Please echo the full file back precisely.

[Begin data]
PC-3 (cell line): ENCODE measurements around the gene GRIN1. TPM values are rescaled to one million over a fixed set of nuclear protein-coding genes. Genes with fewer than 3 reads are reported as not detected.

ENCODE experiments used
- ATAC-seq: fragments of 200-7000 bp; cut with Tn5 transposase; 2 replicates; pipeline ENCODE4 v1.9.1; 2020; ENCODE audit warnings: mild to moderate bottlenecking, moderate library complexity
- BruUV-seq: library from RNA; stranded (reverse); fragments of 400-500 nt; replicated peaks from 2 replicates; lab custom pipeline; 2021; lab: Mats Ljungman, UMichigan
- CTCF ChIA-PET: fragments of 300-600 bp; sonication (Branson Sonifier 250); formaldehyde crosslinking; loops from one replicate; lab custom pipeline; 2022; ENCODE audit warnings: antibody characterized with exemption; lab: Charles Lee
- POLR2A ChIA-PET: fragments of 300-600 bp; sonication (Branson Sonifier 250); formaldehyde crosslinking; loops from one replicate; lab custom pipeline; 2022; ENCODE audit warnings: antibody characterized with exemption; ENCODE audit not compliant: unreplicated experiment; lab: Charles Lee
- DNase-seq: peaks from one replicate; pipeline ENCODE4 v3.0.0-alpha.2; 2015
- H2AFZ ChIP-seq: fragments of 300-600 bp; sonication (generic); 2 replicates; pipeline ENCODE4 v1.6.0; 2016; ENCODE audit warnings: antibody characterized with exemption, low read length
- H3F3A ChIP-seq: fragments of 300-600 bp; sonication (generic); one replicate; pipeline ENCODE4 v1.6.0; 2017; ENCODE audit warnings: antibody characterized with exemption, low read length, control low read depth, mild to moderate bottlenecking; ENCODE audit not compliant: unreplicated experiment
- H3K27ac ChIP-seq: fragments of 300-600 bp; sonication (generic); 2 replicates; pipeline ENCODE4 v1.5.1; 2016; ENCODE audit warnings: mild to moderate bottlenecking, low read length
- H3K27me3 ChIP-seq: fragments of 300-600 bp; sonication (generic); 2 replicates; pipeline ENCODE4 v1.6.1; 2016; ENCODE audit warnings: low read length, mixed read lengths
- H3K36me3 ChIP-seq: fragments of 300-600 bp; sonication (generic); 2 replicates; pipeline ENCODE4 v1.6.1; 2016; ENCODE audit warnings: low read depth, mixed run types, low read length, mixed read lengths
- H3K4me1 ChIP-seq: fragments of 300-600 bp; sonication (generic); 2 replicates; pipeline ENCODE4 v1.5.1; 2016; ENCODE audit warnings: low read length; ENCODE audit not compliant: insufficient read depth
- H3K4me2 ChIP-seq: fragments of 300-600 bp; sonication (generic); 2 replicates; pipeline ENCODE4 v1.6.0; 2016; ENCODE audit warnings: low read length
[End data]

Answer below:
PC-3 (cell line): ENCODE measurements around the gene GRIN1. TPM values are rescaled to one million over a fixed set of nuclear protein-coding genes. Genes with fewer than 3 reads are reported as not detected.

ENCODE experiments used
- ATAC-seq: fragments of 200-7000 bp; cut with Tn5 transposase; 2 replicates; pipeline ENCODE4 v1.9.1; 2020; ENCODE audit warnings: mild to moderate bottlenecking, moderate library complexity
- BruUV-seq: library from RNA; stranded (reverse); fragments of 400-500 nt; replicated peaks from 2 replicates; lab custom pipeline; 2021; lab: Mats Ljungman, UMichigan
- CTCF ChIA-PET: fragments of 300-600 bp; sonication (Branson Sonifier 250); formaldehyde crosslinking; loops from one replicate; lab custom pipeline; 2022; ENCODE audit warnings: antibody characterized with exemption; lab: Charles Lee
- POLR2A ChIA-PET: fragments of 300-600 bp; sonication (Branson Sonifier 250); formaldehyde crosslinking; loops from one replicate; lab custom pipeline; 2022; ENCODE audit warnings: antibody characterized with exemption; ENCODE audit not compliant: unreplicated experiment; lab: Charles Lee
- DNase-seq: peaks from one replicate; pipeline ENCODE4 v3.0.0-alpha.2; 2015
- H2AFZ ChIP-seq: fragments of 300-600 bp; sonication (generic); 2 replicates; pipeline ENCODE4 v1.6.0; 2016; ENCODE audit warnings: antibody characterized with exemption, low read length
- H3F3A ChIP-seq: fragments of 300-600 bp; sonication (generic); one replicate; pipeline ENCODE4 v1.6.0; 2017; ENCODE audit warnings: antibody characterized with exemption, low read length, control low read depth, mild to moderate bottlenecking; ENCODE audit not compliant: unreplicated experiment
- H3K27ac ChIP-seq: fragments of 300-600 bp; sonication (generic); 2 replicates; pipeline ENCODE4 v1.5.1; 2016; ENCODE audit warnings: mild to moderate bottlenecking, low read length
- H3K27me3 ChIP-seq: fragments of 300-600 bp; sonication (generic); 2 replicates; pipeline ENCODE4 v1.6.1; 2016; ENCODE audit warnings: low read length, mixed read lengths
- H3K36me3 ChIP-seq: fragments of 300-600 bp; sonication (generic); 2 replicates; pipeline ENCODE4 v1.6.1; 2016; ENCODE audit warnings: low read depth, mixed run types, low read length, mixed read lengths
- H3K4me1 ChIP-seq: fragments of 300-600 bp; sonication (generic); 2 replicates; pipeline ENCODE4 v1.5.1; 2016; ENCODE audit warnings: low read length; ENCODE audit not compliant: insufficient read depth
- H3K4me2 ChIP-seq: fragments of 300-600 bp; sonication (generic); 2 replicates; pipeline ENCODE4 v1.6.0; 2016; ENCODE audit warnings: low read length